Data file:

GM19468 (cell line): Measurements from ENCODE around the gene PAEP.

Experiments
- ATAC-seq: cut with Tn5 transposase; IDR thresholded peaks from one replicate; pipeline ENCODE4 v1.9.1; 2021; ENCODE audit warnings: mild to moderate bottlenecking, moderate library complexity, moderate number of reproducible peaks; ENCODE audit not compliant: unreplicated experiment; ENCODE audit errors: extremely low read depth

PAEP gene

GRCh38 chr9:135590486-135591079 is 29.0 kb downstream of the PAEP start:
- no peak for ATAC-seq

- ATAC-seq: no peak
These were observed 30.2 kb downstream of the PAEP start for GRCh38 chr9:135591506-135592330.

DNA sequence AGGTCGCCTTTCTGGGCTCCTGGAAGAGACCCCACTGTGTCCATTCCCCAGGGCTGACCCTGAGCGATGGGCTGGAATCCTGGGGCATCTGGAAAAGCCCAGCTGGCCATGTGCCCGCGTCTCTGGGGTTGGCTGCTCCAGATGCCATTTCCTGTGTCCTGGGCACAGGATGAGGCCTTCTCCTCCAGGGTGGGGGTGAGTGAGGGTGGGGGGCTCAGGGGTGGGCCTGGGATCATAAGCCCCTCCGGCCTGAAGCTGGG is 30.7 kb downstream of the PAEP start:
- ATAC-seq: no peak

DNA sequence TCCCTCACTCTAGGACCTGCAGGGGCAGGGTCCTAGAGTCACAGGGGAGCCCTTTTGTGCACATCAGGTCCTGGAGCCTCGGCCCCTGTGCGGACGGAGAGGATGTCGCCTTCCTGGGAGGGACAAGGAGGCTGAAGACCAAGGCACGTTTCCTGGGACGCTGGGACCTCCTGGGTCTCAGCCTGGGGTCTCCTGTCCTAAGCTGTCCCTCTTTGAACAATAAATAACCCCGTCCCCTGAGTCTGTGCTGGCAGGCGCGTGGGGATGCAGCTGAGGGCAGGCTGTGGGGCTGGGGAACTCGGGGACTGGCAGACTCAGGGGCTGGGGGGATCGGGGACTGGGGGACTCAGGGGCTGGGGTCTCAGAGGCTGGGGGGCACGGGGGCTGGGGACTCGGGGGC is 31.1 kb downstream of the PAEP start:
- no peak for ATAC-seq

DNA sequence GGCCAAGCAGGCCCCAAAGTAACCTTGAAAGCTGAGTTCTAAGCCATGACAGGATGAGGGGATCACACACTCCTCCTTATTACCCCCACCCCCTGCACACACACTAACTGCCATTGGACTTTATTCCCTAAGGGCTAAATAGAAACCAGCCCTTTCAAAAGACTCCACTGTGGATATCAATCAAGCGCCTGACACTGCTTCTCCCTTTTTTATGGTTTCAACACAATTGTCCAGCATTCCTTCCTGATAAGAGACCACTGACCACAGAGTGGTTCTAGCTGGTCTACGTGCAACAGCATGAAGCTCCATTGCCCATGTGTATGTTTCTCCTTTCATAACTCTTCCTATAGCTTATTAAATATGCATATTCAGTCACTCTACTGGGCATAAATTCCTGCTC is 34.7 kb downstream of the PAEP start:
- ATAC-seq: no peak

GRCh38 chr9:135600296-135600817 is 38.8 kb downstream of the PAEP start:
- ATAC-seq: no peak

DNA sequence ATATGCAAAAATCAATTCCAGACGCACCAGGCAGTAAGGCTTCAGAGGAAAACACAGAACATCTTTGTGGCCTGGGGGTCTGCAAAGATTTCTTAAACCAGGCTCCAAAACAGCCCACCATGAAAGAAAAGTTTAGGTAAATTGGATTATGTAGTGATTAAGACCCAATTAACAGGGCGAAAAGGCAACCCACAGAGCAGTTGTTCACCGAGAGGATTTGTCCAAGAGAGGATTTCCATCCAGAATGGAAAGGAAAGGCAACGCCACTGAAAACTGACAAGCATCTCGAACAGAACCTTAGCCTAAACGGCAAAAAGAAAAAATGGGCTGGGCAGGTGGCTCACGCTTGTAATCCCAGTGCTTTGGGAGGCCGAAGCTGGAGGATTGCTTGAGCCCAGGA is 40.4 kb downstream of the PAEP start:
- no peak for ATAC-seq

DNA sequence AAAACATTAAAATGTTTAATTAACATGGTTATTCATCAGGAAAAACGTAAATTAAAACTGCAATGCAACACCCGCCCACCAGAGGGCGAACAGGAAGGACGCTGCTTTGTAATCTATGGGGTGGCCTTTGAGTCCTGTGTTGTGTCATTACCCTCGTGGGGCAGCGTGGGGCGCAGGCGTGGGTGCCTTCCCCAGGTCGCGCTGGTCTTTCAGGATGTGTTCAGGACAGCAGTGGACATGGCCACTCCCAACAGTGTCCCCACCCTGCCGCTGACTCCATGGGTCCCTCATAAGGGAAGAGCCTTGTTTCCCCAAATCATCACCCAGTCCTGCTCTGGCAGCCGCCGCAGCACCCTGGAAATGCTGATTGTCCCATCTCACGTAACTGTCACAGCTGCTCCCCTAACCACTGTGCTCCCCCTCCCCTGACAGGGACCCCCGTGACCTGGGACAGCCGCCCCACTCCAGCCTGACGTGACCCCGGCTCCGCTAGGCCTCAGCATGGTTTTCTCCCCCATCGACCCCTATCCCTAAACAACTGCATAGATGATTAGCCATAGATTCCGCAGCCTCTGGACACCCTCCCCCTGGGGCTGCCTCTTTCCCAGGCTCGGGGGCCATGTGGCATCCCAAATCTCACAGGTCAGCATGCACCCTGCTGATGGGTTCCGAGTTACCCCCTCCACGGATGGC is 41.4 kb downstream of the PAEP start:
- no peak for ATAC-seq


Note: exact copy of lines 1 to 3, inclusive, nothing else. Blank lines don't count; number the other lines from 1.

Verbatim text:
GM19468 (cell line): Measurements from ENCODE around the gene PAEP.

Experiments
- ATAC-seq: cut with Tn5 transposase; IDR thresholded peaks from one replicate; pipeline ENCODE4 v1.9.1; 2021; ENCODE audit warnings: mild to moderate bottlenecking, moderate library complexity, moderate number of reproducible peaks; ENCODE audit not compliant: unreplicated experiment; ENCODE audit errors: extremely low read depth